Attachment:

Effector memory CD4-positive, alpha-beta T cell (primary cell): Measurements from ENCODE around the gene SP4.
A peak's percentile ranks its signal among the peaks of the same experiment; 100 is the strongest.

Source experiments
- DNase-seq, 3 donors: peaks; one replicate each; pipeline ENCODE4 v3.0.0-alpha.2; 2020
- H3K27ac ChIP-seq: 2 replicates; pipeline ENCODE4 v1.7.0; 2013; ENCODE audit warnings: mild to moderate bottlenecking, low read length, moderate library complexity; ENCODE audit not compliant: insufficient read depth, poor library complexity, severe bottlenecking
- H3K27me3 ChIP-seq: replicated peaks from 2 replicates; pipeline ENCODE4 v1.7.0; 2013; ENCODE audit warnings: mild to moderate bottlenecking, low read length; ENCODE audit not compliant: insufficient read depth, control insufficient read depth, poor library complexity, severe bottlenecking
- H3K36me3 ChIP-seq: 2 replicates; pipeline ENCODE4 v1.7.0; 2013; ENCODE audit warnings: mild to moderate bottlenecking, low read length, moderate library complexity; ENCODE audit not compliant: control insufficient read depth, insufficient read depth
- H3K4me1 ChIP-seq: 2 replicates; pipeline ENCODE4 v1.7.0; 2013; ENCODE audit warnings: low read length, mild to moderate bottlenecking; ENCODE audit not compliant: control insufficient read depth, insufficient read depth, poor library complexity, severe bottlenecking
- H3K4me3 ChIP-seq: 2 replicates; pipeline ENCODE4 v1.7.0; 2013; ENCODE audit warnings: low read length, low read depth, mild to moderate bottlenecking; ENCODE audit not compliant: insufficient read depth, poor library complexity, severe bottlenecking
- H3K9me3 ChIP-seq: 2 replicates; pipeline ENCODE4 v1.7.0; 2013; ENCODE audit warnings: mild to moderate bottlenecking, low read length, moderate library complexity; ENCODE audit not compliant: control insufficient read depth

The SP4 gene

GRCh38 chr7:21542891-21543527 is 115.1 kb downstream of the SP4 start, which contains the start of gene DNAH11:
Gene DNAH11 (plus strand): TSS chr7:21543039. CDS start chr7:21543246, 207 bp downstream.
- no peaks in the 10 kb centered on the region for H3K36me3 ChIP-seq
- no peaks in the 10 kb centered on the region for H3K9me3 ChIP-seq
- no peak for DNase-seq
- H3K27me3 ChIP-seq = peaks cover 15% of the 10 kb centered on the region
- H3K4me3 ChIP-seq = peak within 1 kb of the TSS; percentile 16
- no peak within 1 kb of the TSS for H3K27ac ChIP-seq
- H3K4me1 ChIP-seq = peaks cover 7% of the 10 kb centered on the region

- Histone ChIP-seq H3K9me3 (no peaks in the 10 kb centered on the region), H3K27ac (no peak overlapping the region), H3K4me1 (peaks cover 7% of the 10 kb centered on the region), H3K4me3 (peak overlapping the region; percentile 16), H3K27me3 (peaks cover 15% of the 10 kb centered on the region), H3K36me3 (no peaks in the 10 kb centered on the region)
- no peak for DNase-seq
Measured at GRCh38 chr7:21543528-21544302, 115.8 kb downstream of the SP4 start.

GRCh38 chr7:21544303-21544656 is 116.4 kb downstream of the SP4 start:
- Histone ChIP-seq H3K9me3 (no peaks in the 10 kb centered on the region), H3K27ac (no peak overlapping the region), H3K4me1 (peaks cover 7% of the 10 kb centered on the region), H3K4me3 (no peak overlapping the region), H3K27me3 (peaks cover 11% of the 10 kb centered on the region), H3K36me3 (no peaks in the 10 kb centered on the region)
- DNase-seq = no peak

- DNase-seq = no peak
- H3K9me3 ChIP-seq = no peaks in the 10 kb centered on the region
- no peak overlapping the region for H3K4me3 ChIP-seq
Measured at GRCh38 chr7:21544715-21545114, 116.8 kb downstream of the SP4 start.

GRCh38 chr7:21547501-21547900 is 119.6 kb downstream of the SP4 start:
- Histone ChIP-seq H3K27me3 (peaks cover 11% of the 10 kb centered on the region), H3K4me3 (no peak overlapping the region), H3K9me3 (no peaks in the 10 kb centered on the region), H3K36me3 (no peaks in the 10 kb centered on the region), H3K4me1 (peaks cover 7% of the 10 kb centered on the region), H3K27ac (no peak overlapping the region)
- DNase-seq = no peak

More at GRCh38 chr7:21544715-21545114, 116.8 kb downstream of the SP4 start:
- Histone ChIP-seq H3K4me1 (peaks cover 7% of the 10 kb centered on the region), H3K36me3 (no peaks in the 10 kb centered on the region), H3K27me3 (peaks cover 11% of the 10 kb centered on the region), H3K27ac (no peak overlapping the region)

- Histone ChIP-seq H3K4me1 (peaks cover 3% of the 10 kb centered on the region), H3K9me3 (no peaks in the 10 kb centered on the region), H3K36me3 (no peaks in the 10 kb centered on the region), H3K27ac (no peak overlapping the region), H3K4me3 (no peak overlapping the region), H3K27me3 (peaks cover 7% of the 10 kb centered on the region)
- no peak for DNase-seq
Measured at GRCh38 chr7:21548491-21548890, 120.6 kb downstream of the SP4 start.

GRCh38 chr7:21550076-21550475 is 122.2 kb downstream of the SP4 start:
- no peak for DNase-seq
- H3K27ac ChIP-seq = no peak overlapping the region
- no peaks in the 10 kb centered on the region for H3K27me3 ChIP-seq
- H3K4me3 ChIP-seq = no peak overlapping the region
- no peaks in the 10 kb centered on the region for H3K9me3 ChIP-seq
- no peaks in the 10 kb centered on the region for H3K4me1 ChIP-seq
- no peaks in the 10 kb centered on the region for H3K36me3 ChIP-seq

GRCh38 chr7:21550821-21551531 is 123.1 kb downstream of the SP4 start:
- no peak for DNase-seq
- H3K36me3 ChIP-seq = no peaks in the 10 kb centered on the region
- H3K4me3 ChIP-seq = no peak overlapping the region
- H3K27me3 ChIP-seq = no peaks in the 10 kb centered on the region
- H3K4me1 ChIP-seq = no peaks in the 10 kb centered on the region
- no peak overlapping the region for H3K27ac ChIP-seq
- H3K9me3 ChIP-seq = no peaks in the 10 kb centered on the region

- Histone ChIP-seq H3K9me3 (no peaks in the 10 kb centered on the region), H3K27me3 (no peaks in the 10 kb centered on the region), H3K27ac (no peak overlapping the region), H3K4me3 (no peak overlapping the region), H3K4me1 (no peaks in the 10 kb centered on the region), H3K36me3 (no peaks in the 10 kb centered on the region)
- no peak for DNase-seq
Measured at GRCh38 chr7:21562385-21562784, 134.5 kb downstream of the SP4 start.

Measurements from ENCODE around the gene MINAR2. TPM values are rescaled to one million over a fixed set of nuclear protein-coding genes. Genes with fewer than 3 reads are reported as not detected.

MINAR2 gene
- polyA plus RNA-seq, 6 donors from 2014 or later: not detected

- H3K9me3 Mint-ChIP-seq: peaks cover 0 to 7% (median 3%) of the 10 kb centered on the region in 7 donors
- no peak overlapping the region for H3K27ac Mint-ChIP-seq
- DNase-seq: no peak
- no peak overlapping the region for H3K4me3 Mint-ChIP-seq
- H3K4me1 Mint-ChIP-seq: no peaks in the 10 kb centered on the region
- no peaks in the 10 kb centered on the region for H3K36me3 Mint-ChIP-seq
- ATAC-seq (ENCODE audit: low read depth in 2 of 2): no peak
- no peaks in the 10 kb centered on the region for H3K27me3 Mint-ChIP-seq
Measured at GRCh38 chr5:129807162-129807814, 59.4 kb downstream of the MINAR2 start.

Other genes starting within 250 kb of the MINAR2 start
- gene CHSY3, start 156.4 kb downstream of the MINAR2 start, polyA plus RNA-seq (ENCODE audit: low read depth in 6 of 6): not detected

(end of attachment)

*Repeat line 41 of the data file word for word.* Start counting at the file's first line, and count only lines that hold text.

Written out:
- H3K27ac ChIP-seq = no peak overlapping the region